Mooney waited patiently for the party to move. But the party, saddled with a false theoretical approach to the problem, made no headway in passing from agitation in the press to struggle. Now Mooney has issued a call for the same purpose through the Molders’ Defense Committee.

This does not mean that Mooney has abandoned the road of the class struggle as the only means of attaining his freedom. No. The language of the call precludes any such idea. There is also the fact that the date is set for April and May. Mooney chose this time knowing that a hearing in the Superior Court on the last count in the original indictment against him and Billings is scheduled for February 11. The dates alone speak volumes.

But what Mooney’s move does mean is that he considers the apathy of the Communists no means of solving the problem of his freedom. And we must acknowledge that he is correct. Our failure to act is a disgrace. But for that we are not to blame. The Stalinists, as we have pointed out, must answer to the class for this.

At the Chicago Conference everything will again favor the Communists. Mooney’s call insures that no liberal-socialist-Wobbly clique will bar them. It lays the basis for a class struggle fight. Chicago is the scene of the recent gigantic united front of socialist and Communist workers for relief. The traditions of that struggle and the fighting role of the Communists will stand them in good stead at the coming conference. It will give them a sympathetic hearing and following.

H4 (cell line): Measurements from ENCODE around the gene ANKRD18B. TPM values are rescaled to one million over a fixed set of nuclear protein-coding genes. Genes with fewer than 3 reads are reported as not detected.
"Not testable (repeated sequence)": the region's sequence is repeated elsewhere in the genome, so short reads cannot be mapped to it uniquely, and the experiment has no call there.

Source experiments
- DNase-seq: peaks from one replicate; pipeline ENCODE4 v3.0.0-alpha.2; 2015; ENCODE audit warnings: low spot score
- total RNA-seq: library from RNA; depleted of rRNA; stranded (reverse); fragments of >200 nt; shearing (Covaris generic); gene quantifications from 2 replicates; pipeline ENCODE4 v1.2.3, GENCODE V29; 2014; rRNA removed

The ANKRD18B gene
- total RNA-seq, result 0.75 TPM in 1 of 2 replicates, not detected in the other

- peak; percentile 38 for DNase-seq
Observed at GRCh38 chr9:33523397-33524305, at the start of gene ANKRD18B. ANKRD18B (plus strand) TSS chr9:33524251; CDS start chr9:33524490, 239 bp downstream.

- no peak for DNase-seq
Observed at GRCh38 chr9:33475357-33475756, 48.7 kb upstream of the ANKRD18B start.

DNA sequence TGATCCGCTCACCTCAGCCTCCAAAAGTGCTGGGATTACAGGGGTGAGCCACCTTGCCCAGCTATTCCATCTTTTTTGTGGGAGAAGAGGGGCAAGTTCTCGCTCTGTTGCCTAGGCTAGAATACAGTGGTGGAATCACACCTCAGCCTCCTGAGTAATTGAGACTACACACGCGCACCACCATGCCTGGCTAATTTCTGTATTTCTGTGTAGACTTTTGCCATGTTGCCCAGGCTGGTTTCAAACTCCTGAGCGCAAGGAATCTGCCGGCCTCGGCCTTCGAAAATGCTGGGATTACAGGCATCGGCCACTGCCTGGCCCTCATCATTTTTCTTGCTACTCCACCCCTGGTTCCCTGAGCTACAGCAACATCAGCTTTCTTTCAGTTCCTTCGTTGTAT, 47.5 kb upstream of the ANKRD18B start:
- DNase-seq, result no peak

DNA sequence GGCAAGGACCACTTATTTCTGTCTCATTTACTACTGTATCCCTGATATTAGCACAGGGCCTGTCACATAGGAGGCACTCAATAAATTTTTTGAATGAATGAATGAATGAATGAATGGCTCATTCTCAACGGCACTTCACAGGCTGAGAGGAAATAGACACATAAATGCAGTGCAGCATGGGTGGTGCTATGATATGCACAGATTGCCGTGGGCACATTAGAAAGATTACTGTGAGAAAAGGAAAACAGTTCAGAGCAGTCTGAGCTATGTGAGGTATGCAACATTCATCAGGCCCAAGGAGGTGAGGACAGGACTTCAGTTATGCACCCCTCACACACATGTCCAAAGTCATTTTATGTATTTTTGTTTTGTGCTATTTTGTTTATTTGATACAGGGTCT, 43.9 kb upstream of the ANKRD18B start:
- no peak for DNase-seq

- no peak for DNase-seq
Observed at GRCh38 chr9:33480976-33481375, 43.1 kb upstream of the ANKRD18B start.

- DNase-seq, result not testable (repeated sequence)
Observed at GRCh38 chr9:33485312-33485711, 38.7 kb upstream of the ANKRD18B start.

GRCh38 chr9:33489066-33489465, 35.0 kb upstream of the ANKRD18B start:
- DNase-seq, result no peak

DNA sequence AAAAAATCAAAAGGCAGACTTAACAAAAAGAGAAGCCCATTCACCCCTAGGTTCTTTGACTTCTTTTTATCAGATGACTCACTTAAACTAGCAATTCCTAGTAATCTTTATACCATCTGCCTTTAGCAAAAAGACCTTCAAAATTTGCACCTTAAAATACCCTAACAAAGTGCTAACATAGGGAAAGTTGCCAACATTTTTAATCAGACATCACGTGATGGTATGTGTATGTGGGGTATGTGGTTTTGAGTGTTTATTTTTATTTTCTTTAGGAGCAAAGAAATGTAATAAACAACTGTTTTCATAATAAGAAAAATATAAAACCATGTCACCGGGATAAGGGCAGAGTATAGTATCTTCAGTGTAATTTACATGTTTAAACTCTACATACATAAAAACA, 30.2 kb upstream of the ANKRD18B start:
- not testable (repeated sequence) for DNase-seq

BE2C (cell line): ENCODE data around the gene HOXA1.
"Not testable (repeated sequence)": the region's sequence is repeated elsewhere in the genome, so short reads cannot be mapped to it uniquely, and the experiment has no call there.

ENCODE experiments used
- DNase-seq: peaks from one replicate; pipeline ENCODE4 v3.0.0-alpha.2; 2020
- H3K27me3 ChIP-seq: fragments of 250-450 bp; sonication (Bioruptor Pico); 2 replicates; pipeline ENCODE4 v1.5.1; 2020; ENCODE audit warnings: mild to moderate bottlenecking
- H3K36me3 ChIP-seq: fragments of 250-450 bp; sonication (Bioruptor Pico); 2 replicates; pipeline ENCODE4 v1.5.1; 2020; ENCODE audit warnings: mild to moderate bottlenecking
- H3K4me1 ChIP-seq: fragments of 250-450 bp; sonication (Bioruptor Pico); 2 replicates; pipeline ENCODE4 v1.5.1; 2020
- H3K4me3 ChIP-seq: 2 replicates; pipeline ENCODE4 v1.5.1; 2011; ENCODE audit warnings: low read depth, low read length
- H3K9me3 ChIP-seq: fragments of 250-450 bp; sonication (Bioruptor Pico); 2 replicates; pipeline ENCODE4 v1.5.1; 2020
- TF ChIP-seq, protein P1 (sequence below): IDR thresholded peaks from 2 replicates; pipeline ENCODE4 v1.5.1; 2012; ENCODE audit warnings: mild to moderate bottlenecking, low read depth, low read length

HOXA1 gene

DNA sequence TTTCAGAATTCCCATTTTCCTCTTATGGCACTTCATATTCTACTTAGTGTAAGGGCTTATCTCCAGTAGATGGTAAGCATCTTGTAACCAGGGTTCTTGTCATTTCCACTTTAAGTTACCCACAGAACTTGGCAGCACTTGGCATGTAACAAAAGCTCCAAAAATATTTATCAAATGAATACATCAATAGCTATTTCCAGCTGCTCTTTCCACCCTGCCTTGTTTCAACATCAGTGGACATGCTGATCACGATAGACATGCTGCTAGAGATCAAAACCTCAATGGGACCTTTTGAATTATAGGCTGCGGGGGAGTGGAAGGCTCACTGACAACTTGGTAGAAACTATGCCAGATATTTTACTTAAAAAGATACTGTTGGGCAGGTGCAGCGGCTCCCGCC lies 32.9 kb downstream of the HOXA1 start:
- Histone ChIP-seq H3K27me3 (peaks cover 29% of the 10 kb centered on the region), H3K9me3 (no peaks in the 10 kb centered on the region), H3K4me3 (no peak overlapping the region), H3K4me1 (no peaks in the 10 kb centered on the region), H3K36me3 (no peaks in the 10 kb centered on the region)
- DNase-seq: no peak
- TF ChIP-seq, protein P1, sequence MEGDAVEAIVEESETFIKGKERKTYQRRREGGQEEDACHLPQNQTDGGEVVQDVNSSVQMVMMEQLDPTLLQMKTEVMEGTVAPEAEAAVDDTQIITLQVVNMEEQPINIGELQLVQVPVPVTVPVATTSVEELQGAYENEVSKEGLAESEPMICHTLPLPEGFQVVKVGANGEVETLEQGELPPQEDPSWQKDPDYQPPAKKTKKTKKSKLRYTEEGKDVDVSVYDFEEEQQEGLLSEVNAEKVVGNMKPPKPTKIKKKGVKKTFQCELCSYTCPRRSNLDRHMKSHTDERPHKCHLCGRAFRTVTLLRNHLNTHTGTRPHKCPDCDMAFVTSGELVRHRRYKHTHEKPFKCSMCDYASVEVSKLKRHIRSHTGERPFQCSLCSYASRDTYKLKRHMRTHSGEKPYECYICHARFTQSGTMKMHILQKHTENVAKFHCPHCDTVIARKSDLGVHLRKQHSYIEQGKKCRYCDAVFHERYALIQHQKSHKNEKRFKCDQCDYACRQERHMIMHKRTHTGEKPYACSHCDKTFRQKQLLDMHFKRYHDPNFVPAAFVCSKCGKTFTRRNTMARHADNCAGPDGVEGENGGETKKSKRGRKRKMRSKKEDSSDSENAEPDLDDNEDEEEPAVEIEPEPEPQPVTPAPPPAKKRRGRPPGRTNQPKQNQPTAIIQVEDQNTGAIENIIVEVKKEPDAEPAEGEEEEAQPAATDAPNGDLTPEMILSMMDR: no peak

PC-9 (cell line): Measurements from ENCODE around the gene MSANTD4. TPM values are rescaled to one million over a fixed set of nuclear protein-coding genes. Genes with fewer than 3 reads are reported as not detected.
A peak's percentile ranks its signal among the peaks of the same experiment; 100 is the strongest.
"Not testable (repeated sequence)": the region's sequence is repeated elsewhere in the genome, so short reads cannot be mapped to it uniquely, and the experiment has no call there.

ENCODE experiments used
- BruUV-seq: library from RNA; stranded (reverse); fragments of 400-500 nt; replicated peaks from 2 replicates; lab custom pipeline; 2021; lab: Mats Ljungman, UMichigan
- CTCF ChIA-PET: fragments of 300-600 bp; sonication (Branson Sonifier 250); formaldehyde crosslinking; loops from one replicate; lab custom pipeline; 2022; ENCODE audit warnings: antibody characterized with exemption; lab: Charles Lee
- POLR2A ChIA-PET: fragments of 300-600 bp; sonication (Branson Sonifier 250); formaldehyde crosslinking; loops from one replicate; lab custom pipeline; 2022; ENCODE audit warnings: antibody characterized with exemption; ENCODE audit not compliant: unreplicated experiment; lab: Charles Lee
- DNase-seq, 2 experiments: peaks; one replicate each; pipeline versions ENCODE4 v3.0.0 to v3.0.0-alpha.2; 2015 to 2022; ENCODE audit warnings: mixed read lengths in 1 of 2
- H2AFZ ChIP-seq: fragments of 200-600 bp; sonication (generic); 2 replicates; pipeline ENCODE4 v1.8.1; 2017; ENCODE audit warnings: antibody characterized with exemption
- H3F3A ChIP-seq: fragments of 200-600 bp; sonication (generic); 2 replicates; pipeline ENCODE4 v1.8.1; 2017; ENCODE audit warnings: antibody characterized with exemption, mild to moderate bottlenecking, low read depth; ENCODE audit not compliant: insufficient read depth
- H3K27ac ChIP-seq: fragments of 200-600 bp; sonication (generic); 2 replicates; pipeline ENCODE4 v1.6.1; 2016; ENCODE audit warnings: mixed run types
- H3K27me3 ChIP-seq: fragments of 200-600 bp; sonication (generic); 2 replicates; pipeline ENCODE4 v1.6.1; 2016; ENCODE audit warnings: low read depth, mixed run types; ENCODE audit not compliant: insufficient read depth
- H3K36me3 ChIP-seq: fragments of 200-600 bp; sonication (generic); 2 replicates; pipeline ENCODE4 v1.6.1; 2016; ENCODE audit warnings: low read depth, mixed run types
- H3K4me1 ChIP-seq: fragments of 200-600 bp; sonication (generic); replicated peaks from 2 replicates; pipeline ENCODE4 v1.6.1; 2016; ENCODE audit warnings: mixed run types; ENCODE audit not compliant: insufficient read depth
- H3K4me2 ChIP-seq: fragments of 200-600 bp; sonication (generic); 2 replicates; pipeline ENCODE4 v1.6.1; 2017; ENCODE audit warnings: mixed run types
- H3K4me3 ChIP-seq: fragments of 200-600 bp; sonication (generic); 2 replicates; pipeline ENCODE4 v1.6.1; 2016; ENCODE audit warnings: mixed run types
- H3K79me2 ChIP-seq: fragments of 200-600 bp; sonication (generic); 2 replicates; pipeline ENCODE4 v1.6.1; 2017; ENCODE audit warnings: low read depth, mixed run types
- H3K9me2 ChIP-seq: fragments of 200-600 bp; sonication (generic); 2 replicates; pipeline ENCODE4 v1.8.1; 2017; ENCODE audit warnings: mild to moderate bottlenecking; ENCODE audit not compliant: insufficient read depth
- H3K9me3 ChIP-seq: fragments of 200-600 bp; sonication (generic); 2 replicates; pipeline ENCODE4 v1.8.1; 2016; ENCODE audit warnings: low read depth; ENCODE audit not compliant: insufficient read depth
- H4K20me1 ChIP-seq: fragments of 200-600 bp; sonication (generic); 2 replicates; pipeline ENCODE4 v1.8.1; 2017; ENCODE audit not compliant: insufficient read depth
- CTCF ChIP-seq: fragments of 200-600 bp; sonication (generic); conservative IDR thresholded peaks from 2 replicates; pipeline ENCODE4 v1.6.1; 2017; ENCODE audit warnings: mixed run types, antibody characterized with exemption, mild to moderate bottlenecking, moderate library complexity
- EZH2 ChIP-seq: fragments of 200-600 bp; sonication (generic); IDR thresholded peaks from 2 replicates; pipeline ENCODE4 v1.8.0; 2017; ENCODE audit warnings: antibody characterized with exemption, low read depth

Lastly, there is the half-turn that the party and the ILD are making. Hacker admitted at a meeting last Sunday that the line of the ILD in the Mooney fight had been sectarian. And Frank Spector writes in the February issue of the Labor Defender: “At the bottom of our failure to develop a broad united front has nearly always been the sectarian attitude on our part.” This does not trace the root of the trouble to the soil from which spring these weeds of policy – the theory of social-Fascism. But it is the beginning of wisdom.

If the party members will raise their voices and demand a full accounting instead of this half-way apology (which is accompanied by the usual benedictions of the line and the criticisms of the execution) they can make this turn a genuine one. They must insist that they enter the Chicago conference prepared to work with the other groups represented there, not giving up for a minute their independent role as the vanguard of the class and their right to criticism of their opponents. With a correct policy on the question of the united front and the capital of Mooney’s call, plus their splendid record in the relief demonstrations the Communists can win the leadership of the movement and raise the struggle to new heights.

This can very well be the impetus which the class needs to resist the onslaughts of the bosses. Mooney has correctly insisted that the struggle for his freedom is inextricably bound up with the fight of the class against its capitalist masters. That is how we approach the problem, too. Everything now depends on the party. The Left Opposition will be present to raise its voice for Mooney’s freedom and Communism, and work energetically in the movement.